A recent post by marketing guru, Seth Godin, criticized non-profits for resisting change on the Internet, when change is the very thing they are about. According to Godin, not one non-profit organization falls into the top 100 Twitter users. And I couldn’t identify one non-profit in the top 100 blogs listed on Technorati just before I wrote this post. The idea that non-profits are underutilizing web 2.0 tools was top of mind as I sat down to read Mobilizing Generation 2.0: A Practical Guide to Using Web 2.0, by Ben Rigby.
In the book, Rigby highlights a number of non-profit and political organizations that have tested how to use various forms of social media including blogs, social networks, video and photo sharing tools, mobile campaigning, Wikis, maps, and virtual worlds. In each section of the book, he discusses the merits and uses of a specific medium, provides useful tips and terms, explains how to get started, and notes challenges to the medium.
I was especially impressed by three organizations’ use of social media. First, the American Cancer Society was able to obtain strong fundraising results by developing a virtual relay in Second Life. They raised $75,000, more than any other effort detailed in the book.
Second, the Nature Conservancy developed a photo contest through Flikr that generated more than 30,000 entries in 2007. Some submissions generated more than 14,000 views and received more than 140 comments, which helped contribute to advocacy for the organization’s mission.
And finally, ILoveMountains used mapping techniques and rich media to tell the story what coal mining from the tops of mountains is doing to communities in Appalachia. As viewers are engaged in the campaign, they are consistently invited to donate money or write to congress.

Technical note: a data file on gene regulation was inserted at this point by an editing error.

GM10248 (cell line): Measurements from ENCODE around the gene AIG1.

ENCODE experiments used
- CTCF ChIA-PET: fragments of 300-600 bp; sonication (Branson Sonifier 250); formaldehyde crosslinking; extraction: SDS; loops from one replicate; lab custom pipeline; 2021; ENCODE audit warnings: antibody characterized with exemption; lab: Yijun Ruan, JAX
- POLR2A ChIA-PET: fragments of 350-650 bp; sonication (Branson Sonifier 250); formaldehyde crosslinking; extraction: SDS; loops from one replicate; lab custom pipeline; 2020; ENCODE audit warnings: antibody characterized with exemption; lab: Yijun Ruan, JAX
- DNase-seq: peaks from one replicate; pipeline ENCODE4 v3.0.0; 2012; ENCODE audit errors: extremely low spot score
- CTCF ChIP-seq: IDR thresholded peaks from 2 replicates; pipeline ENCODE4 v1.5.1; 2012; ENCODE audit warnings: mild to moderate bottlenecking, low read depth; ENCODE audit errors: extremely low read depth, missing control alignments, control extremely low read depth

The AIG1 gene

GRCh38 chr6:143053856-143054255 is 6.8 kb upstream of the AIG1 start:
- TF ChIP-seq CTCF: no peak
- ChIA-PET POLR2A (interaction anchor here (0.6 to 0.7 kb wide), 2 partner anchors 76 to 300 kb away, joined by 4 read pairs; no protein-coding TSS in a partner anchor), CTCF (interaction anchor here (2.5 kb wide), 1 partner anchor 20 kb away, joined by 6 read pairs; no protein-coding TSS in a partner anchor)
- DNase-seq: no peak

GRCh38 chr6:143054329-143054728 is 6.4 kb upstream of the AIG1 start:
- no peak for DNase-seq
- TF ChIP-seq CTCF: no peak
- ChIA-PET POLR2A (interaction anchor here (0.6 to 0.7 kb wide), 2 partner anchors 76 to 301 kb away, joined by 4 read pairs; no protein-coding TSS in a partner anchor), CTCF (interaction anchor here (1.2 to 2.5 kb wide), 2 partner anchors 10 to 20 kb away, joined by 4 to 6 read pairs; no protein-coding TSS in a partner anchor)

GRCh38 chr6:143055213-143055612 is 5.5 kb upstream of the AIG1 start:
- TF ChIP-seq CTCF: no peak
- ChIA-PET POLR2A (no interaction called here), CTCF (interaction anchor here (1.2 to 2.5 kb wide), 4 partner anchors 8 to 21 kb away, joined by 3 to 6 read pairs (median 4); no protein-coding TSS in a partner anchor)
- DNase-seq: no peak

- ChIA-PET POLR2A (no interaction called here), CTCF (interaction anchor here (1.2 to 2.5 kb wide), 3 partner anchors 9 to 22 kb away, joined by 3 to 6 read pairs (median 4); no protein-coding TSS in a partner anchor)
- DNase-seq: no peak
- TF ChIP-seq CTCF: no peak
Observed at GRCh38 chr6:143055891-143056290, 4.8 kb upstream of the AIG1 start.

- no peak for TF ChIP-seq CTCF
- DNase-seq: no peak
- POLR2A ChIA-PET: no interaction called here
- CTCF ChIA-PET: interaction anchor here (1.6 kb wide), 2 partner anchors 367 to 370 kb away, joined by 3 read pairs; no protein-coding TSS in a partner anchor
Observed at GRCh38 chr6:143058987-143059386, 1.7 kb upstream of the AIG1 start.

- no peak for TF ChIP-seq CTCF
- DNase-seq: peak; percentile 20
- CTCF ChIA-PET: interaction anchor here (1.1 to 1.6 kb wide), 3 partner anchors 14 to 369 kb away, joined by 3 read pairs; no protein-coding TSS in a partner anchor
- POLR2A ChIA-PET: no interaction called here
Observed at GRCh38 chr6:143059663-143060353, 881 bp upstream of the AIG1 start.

To be effective like the organizations listed above, Rigby recommends keeping four points in mind:
1. Understand how people use technology. It is no longer okay to have a website that reads like a brochure and it is equally unacceptable to post a one-way message on social networking sites.
2. Dedicate time and resources to making web 2.0 tools work. This can begin in a low-cost manner by asking a staff member to dedicate 30 minutes a day to starting and managing social network profiles and responding to a few blogs.
3. Develop a people-centric approach to social media. Show people why they should participate in something and equip them with the tools to do it. Tell a good story.
4. Embrace the 2.0 ethos of handing some control over to supporters. Be willing to share information liberally and reduce hierarchy. Rather than micro-managing content, an effective organization could serve as a guide.
While the non-profit examples of web 2.0 campaigns above provide a strong foundation, few substantial results were reported by non-profits highlighted in Rigby’s book. Clearly, web 2.0 is a realm where many organizations are just beginning to get their feet wet, yet I’ve seen friends raise nearly $10,000 through Facebook for personal causes in just three weeks. I know high returns are obtainable through passionate advocacy and creative thinking.
Is it time for a non-profit executive director to make it a goal for his or her organization to take the lead in developing strong, mission-focused web 2.0 strategies? As agents of change, it seems as if non-profits and web 2.0 certainly shares similar values.